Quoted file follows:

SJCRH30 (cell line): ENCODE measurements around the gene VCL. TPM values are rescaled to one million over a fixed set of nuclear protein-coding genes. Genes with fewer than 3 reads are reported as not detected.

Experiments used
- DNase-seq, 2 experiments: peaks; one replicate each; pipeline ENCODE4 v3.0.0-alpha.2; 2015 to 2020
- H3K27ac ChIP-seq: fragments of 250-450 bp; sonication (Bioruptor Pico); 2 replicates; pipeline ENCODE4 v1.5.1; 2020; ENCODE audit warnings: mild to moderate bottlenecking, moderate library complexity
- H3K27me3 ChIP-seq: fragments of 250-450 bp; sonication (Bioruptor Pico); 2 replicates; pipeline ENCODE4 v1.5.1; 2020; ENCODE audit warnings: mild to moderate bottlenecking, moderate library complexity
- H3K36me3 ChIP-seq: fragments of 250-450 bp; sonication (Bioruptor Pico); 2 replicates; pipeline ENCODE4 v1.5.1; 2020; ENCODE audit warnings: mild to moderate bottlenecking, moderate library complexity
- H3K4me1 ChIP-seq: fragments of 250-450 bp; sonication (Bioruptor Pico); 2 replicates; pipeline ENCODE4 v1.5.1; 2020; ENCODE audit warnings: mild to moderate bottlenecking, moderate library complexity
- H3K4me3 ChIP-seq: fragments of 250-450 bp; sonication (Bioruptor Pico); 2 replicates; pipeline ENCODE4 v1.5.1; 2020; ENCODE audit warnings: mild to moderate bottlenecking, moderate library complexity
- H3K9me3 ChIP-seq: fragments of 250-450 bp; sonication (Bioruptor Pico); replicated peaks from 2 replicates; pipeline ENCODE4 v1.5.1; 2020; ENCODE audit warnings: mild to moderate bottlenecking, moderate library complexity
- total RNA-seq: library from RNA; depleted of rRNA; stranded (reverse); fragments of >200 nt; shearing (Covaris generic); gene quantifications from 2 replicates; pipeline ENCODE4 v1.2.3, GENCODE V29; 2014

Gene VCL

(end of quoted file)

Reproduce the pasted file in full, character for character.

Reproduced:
SJCRH30 (cell line): ENCODE measurements around the gene VCL. TPM values are rescaled to one million over a fixed set of nuclear protein-coding genes. Genes with fewer than 3 reads are reported as not detected.

Experiments used
- DNase-seq, 2 experiments: peaks; one replicate each; pipeline ENCODE4 v3.0.0-alpha.2; 2015 to 2020
- H3K27ac ChIP-seq: fragments of 250-450 bp; sonication (Bioruptor Pico); 2 replicates; pipeline ENCODE4 v1.5.1; 2020; ENCODE audit warnings: mild to moderate bottlenecking, moderate library complexity
- H3K27me3 ChIP-seq: fragments of 250-450 bp; sonication (Bioruptor Pico); 2 replicates; pipeline ENCODE4 v1.5.1; 2020; ENCODE audit warnings: mild to moderate bottlenecking, moderate library complexity
- H3K36me3 ChIP-seq: fragments of 250-450 bp; sonication (Bioruptor Pico); 2 replicates; pipeline ENCODE4 v1.5.1; 2020; ENCODE audit warnings: mild to moderate bottlenecking, moderate library complexity
- H3K4me1 ChIP-seq: fragments of 250-450 bp; sonication (Bioruptor Pico); 2 replicates; pipeline ENCODE4 v1.5.1; 2020; ENCODE audit warnings: mild to moderate bottlenecking, moderate library complexity
- H3K4me3 ChIP-seq: fragments of 250-450 bp; sonication (Bioruptor Pico); 2 replicates; pipeline ENCODE4 v1.5.1; 2020; ENCODE audit warnings: mild to moderate bottlenecking, moderate library complexity
- H3K9me3 ChIP-seq: fragments of 250-450 bp; sonication (Bioruptor Pico); replicated peaks from 2 replicates; pipeline ENCODE4 v1.5.1; 2020; ENCODE audit warnings: mild to moderate bottlenecking, moderate library complexity
- total RNA-seq: library from RNA; depleted of rRNA; stranded (reverse); fragments of >200 nt; shearing (Covaris generic); gene quantifications from 2 replicates; pipeline ENCODE4 v1.2.3, GENCODE V29; 2014

Gene VCL